Wine & Travel

Snooth User: napagirl68

Kenwood/Glen Ellen...

Posted by napagirl68, Dec 17, 2013.

Hi all,

Thinking about getting down there after NYE, but will have well-behaved nine year old with us.  Are most of the wineries in Kenwood/ Glen ellen child friendly?

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Replies

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Reply by outthere, Dec 17, 2013.

Enkidu is just a tasting room, very friendly. For that matter there are a bunch of tasting rooms on 12 in Kenwood. Including Muscardini and Ty Caton. Landmark has the whole winery thing going on as does Chateau St Jean.

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Reply by napagirl68, Dec 17, 2013.

I know many of them, Enkidu is on the top of the list...  it has been awhile.  Just concerned if a kid is ok. in tasting rooms.  Since Sonoma is more laid back than most, I am assuming yes?

 

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Reply by napagirl68, Dec 18, 2013.

Ok.. accommodation question..

which is better, Jack London Lodge or El Pueblo?

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Reply by outthere, Dec 18, 2013.

El Pueblo is less expensive I believe. Oldish rooms, convenient location. EMark stayed at the JLL. I've eaten there but never stayed, more historic.

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Reply by EMark, Dec 18, 2013.

As OT mentioned, I did stay at the JLL for a couple days last spring and enjoyed it--perfectly comfortable and at a reasonable price.  Location was good for me.  I had to scratch my head when OT spoke about eating there, then I remembered that across the parking lot there is place that is probably affiliated with the Lodge.  I did not try it.  We had dinner twice (second time with OT and Foxall) at the Fig Cafe which is an easy walk around the corner.  A great place, but I'm not sure how much kids would enjoy it.  Your 9-year old may like it.  You can certainly stick your nose and and make a decision on the fly.  I also twice went to a little place called the Garden something or the something Garden a block and a half from the Fig for breakfast.  I am, very much a breakfast guy and this place was great.  I'm pretty sure they also do lunch, but I am not sure about dinner.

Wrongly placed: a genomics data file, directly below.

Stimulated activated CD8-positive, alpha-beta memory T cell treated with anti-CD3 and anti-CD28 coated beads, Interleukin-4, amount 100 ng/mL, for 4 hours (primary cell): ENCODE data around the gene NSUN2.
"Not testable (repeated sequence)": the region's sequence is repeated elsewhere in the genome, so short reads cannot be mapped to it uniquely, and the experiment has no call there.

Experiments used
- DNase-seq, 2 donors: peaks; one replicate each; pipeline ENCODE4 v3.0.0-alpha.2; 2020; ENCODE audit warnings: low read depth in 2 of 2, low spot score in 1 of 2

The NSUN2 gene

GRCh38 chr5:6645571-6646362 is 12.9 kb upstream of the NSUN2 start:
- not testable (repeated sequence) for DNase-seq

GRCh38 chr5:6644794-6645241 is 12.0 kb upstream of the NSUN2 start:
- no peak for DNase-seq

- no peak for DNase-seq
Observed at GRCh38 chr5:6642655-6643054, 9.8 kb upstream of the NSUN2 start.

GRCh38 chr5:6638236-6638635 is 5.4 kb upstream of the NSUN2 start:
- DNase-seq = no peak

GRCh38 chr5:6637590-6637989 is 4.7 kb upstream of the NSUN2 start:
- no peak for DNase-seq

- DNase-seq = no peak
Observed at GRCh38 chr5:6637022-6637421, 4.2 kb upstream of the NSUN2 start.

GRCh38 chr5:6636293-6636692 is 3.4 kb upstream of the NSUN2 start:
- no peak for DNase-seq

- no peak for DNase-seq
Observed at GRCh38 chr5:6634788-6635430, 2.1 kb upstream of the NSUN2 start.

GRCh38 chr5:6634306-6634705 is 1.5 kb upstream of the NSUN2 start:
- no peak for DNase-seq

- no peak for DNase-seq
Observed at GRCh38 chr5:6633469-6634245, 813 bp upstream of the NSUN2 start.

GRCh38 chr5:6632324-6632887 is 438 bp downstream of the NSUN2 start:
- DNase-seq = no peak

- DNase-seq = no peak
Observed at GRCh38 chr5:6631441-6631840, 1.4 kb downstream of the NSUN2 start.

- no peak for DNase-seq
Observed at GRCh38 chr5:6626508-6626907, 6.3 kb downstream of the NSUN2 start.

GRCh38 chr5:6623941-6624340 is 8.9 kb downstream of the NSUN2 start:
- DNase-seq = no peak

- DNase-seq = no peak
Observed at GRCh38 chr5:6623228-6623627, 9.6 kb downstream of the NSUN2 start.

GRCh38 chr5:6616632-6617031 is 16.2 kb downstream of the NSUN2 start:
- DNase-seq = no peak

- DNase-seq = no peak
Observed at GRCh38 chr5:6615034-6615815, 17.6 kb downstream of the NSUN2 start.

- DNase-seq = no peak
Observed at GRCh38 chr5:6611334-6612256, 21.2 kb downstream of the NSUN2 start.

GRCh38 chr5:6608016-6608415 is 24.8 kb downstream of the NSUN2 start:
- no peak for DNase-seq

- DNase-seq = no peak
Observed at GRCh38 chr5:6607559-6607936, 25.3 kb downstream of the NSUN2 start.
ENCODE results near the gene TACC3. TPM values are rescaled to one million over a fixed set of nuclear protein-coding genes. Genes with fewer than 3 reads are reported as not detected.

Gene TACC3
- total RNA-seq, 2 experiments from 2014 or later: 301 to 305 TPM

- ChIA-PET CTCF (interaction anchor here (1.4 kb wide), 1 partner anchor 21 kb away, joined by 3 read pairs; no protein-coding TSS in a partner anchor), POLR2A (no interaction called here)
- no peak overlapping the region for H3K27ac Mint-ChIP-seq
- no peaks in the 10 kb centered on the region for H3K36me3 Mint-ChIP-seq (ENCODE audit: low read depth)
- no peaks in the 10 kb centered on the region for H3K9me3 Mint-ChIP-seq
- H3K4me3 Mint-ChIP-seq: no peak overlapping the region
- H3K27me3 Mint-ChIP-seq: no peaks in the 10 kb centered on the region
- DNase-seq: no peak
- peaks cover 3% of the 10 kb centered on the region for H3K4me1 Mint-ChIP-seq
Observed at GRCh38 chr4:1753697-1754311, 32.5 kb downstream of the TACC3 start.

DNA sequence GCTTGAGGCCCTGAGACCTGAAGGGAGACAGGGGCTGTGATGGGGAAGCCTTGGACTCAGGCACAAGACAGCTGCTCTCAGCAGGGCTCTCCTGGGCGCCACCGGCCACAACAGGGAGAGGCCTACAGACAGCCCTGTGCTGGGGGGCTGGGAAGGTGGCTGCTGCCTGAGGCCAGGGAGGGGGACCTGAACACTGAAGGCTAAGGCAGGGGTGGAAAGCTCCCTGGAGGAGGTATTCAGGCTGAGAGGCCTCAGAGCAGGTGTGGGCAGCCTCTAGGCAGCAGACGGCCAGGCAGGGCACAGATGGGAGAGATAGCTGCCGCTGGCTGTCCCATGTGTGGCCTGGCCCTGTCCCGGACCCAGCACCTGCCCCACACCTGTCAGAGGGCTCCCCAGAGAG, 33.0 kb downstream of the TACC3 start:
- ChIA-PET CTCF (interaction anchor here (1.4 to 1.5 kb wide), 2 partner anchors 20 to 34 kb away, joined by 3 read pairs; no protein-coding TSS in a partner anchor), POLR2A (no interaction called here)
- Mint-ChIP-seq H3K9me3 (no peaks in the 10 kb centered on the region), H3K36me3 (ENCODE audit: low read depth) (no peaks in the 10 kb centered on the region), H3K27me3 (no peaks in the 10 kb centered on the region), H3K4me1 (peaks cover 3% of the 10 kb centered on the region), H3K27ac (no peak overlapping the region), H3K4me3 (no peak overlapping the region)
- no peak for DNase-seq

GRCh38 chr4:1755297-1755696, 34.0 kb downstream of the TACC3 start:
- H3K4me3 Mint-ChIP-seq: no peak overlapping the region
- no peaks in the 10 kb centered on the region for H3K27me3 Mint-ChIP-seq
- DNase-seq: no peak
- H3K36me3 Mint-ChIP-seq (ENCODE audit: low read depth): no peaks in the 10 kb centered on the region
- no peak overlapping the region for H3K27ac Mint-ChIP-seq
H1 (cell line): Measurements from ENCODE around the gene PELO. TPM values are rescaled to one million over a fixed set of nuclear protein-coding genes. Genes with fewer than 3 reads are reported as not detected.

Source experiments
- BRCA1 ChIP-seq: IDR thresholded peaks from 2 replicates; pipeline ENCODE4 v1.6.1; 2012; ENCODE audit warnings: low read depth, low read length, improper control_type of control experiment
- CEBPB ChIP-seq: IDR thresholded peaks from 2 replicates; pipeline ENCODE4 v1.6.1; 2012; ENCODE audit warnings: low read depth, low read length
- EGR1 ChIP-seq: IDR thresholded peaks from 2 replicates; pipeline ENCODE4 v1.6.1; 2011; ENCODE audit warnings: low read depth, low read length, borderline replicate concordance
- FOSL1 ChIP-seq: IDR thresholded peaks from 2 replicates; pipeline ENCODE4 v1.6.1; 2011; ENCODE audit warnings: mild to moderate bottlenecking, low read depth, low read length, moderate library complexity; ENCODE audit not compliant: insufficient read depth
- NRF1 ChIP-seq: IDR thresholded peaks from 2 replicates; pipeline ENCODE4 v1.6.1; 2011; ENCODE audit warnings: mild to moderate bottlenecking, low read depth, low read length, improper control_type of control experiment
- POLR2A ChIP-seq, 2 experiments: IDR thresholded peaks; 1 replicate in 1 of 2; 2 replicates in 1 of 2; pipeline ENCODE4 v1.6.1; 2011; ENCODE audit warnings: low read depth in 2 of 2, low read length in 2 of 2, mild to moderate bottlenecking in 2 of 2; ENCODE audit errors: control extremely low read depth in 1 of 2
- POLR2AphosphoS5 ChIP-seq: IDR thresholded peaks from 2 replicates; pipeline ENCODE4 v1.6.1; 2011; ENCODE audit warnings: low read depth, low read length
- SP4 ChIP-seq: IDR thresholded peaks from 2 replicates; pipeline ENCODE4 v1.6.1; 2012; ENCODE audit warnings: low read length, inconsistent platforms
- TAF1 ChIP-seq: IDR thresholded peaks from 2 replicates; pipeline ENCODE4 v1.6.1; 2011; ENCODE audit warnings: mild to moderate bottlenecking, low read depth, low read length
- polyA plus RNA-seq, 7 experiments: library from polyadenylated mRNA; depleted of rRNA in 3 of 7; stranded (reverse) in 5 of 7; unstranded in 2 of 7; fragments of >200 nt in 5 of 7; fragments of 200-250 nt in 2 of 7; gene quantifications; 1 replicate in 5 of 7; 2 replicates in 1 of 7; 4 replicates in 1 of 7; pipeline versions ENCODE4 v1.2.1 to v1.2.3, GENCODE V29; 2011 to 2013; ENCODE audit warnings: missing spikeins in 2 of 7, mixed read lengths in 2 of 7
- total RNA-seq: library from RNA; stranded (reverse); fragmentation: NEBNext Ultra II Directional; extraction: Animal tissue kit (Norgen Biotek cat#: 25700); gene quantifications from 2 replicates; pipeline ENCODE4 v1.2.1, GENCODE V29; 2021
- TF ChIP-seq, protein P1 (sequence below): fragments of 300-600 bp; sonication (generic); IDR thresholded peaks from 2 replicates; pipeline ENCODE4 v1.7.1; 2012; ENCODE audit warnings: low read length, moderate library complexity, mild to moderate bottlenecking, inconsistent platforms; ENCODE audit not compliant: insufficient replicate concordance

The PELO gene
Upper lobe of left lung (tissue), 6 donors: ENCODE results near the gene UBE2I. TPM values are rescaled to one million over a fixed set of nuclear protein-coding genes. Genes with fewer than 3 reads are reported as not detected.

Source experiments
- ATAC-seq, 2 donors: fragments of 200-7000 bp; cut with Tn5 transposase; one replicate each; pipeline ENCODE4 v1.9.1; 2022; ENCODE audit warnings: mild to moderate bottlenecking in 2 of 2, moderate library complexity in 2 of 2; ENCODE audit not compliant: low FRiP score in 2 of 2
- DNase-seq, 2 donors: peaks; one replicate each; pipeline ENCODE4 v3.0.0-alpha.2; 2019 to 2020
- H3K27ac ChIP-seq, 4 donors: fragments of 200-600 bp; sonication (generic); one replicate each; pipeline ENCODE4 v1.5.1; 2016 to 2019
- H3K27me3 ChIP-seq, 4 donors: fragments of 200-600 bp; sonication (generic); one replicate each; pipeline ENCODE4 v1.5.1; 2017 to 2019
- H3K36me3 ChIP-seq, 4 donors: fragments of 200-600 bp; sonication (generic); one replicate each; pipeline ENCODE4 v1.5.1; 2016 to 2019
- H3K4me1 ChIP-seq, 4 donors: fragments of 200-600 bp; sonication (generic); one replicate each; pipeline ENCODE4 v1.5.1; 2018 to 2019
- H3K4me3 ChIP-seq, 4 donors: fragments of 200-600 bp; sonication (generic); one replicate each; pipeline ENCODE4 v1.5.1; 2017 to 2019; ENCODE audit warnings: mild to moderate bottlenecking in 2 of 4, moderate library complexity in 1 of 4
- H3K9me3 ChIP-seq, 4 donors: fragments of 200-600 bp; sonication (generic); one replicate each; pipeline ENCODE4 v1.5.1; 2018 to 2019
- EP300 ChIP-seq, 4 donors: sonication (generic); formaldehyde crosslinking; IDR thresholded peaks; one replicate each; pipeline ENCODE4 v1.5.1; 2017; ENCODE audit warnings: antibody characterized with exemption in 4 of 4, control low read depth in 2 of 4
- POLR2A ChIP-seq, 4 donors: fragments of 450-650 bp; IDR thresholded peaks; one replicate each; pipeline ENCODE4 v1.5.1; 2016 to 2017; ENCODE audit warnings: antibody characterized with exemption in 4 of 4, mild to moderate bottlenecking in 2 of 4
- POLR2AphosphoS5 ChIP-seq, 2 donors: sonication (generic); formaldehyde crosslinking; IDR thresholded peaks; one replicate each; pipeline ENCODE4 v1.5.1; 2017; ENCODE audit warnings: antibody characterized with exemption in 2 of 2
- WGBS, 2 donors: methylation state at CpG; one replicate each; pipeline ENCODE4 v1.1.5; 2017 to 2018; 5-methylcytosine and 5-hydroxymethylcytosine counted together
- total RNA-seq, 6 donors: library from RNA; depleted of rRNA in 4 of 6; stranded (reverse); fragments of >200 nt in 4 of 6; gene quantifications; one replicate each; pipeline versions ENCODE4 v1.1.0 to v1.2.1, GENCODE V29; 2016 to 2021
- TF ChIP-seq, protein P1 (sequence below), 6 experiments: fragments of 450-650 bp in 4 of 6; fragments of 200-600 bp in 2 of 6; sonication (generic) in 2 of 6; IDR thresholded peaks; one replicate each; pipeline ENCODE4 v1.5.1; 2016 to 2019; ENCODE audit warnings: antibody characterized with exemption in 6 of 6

Now, if El Pueblo is less expensive, I would definitely give it some consideration.

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Reply by napagirl68, Dec 18, 2013.

Thanks, Emark!

JLL is actually cheaper than El Pueblo... looks like they may have upgraded the El Pueblo.  

Back to JLL, did you find it a to be more motelish and dated, or did you consider it a nice palce?

 

 

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Reply by EMark, Dec 18, 2013.

I'm not exactly sure how to answer that, NG. Make no mistake, it is a motel--two rooms, TV on top of a dresser, queen bed, heating/AC unit below the window, small table and a couple chairs next to the window.  The room key is an actual brass key on one of those big diamond-shaped fobs.